interference on other channels, can be identified and advised of the
malfunction much more easily.
"Licensing is a way of making sure the applicant has selected the
right radio service for the right purpose. The radio spectrum is
carved out to serve many specific interests and technical needs.
"In some cases, as in the Amateur Radio Service, licensing includes
operator licensing to insure the person operating the radio meets a
certain standard of technical proficiency and has the required
"When people go to the trouble to license their radio system and
obtain an authorized call sign they tend to take responsibility for
their actions more seriously. I say tend because this is not always
the case, particularly in the Business Radio Service.
"A lack of licensing, and ignorance of rules and proper operating
practice tends to facilitate the growth of chaos. No one is served by
limited spectrum space unless they have some idea how to use the radio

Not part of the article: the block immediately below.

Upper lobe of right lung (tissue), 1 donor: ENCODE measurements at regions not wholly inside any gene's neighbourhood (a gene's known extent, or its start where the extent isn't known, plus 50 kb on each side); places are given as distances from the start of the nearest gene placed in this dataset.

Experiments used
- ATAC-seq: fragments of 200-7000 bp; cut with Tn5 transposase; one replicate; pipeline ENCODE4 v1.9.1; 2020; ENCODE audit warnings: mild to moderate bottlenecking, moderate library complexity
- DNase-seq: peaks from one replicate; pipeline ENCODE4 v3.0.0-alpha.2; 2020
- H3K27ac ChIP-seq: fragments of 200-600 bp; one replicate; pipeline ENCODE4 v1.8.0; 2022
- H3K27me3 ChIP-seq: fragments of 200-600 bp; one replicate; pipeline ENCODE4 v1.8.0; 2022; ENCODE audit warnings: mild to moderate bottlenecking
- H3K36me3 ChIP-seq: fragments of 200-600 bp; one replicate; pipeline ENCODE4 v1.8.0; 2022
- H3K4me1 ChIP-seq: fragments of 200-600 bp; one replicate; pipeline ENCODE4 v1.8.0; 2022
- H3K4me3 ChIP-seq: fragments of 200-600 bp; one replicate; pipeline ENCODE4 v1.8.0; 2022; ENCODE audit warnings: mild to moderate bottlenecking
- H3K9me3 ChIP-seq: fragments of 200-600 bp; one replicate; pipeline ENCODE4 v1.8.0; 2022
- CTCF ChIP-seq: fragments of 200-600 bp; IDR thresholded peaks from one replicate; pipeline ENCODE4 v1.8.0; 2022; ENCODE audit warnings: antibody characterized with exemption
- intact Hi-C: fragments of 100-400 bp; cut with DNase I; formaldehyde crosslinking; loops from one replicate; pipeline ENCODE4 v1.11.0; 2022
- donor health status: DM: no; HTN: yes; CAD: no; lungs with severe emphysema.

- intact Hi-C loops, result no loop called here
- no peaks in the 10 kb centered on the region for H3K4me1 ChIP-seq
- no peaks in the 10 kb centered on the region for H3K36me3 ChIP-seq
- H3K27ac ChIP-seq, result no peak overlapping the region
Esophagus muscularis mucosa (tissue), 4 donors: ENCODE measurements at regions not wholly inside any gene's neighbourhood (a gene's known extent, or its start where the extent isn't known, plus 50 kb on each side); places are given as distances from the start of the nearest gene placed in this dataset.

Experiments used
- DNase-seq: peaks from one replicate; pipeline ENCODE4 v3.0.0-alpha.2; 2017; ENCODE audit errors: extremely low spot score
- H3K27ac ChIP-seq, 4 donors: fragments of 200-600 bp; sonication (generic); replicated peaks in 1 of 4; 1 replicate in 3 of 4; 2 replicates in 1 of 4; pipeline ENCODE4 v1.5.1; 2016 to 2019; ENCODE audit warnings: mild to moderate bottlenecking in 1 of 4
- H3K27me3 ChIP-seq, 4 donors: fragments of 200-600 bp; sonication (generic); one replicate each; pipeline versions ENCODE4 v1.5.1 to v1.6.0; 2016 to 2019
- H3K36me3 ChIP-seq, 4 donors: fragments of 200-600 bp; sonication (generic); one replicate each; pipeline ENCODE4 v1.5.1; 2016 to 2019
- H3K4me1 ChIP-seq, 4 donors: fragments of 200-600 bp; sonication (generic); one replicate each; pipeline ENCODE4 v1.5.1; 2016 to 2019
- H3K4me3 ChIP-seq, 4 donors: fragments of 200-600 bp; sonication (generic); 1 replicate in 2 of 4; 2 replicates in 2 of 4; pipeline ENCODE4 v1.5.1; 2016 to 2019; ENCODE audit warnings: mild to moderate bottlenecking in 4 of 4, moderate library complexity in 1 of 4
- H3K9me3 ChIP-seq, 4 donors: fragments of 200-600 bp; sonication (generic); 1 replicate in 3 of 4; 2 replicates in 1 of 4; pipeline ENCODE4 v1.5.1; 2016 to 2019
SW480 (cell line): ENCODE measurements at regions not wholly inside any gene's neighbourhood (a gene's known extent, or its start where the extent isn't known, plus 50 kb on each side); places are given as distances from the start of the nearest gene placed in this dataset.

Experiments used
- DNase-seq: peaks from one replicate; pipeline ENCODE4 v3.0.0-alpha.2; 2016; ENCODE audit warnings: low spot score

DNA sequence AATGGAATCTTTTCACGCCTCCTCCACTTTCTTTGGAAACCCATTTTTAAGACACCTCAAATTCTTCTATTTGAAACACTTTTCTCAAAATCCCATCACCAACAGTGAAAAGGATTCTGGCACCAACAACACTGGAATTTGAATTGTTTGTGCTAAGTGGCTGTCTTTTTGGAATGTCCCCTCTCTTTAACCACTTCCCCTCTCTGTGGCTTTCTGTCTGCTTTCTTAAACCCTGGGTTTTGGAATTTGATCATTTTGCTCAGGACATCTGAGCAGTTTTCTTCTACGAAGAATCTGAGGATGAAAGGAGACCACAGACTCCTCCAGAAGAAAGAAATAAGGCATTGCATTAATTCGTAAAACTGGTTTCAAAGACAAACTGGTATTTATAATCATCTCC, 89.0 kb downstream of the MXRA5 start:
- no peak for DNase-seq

and understand that they are responsible for their actions. . . .
"The trick with licensing today is to make it easy enough so that the
average citizen who needs GMRS can understand the necessity for
licensing and yet still be able to complete the application. That's
where the many REACT organizations and the Personal Radio Steering
Group come in.
"The FCC decides who or what should be licensed and for what reasons.
Licensing requirements for many services are changing. FRS was
certainly a big change. Suddenly anyone could buy a low power radio
and use license free the same frequencies GMRS users use with a
license. Why? The FRS radios are considerably less powerful and in the
FCC's mind less likely to cause interference to licensed
communications. As the power goes up the responsibility for and
consequences of improper operation of a radio system increase.
Licensing is a necessity."
The source for all of the above is this page:
GMRS Web: FAQ
And here is a link to that site's home page, which includes links to
many other relevant sources of information about GNRS service,
including, of course, various links to relevant FCC Web pages:
An unwieldy number of results is returned from using the most obvious
search terms, such as "GMRS" and "license." In light of that fact, I
successfully used the following search, intended specifically to turn
up FAQ-type results:
gmrs license "why do I"
I am experienced in FCC processes (although not specifically in the